Teen nighttime driving risks increase
The Texas Transport Institute reports that the proportion of nighttime fatal crashes involving drivers ages 16 to 19 has increased 10 percent nationwide from 1999 to 2008. For drivers 20 years of age and older, the rate of fatal crashes at night rose almost 8 percent for the same time span.
Talking and texting on a cell phone is most likely the primary cause for the increase in fatalities in the teenage driver group. For the increase in the older group, alcohol use is most likely to blame.
Driving at night already increases risks with lower visibility and slower response due to driver fatigue. Adding cell phone use and inexperienced drivers into the mix makes for an even more dangerous situation.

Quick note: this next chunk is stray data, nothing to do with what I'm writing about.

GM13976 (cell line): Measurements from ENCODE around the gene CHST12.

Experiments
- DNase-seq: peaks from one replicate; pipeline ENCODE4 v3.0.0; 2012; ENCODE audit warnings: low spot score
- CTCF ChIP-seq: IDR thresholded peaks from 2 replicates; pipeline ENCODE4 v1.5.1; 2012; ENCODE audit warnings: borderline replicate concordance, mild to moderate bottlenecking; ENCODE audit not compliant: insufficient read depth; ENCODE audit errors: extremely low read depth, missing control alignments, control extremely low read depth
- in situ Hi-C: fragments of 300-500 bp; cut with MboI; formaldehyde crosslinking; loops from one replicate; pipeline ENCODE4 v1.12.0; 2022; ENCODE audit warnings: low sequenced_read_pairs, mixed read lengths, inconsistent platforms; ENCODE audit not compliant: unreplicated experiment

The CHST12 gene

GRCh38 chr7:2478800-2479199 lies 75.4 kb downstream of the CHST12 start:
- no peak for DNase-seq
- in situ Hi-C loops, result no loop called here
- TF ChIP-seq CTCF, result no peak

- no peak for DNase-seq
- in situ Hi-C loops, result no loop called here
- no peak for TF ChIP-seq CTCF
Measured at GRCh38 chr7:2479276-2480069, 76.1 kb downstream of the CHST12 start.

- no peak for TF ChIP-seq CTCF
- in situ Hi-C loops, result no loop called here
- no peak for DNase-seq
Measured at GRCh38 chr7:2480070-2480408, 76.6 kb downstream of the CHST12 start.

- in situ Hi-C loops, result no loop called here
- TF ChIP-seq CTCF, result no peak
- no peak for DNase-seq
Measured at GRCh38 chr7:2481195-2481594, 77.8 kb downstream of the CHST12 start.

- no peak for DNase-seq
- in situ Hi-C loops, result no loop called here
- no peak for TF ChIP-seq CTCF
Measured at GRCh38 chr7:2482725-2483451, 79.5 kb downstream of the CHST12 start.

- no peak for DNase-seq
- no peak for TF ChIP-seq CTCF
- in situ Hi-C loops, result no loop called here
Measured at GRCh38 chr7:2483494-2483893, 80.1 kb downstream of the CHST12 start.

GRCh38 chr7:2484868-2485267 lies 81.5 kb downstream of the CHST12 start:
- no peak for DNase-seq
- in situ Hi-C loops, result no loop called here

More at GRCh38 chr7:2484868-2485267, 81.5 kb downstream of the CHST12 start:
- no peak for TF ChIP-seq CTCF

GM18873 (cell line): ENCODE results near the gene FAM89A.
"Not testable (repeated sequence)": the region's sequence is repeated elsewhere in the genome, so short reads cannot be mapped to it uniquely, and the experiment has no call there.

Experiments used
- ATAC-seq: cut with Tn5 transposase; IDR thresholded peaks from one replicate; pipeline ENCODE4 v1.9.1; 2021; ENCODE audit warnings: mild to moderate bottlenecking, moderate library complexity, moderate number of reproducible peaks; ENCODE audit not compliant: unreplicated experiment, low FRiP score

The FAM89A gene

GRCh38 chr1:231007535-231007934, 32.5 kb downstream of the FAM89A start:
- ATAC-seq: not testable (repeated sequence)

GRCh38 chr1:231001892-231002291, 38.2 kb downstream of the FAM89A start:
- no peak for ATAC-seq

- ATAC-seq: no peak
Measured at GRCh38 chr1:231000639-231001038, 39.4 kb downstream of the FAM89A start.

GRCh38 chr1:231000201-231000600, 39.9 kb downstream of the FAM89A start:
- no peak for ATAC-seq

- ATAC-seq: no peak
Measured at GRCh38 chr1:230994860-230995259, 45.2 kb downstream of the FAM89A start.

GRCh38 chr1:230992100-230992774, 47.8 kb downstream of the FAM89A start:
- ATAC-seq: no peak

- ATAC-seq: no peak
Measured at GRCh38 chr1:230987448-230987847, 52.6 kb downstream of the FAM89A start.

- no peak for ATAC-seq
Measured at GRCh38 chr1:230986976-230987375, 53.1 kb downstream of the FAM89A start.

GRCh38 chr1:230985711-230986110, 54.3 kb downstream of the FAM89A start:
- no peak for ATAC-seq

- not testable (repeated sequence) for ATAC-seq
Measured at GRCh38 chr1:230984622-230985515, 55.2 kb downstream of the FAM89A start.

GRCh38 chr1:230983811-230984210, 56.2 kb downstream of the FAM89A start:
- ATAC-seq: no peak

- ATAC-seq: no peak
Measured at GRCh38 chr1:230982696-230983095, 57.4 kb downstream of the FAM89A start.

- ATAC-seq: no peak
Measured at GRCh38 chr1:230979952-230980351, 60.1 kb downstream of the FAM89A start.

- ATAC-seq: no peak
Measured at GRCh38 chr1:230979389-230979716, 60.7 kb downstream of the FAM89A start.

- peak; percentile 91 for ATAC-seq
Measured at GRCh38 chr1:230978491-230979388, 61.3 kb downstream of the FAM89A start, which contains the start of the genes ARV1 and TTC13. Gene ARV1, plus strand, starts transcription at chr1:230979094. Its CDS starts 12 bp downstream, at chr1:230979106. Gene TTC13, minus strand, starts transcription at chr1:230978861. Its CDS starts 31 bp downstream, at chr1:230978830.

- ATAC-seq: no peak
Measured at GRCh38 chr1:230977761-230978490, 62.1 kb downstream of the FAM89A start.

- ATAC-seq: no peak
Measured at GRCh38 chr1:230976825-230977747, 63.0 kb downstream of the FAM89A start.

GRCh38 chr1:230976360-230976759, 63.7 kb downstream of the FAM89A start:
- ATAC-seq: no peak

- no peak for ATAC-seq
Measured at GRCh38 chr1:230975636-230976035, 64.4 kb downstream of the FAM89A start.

The number of total fatal crashes occurring both during the day and at night dropped in the last ten years, but the proportion of these crashes occurring at night has increased. Just under 50 percent of fatal crashes involved teen drivers.
Many teenagers start using cell phones before they start driving. Their comfort and familiarity with the technology leads many to believe that they can easily multitask, even while operating a motor vehicle. Teenagers are also less likely to see nighttime driving as an increased risk situation, research shows.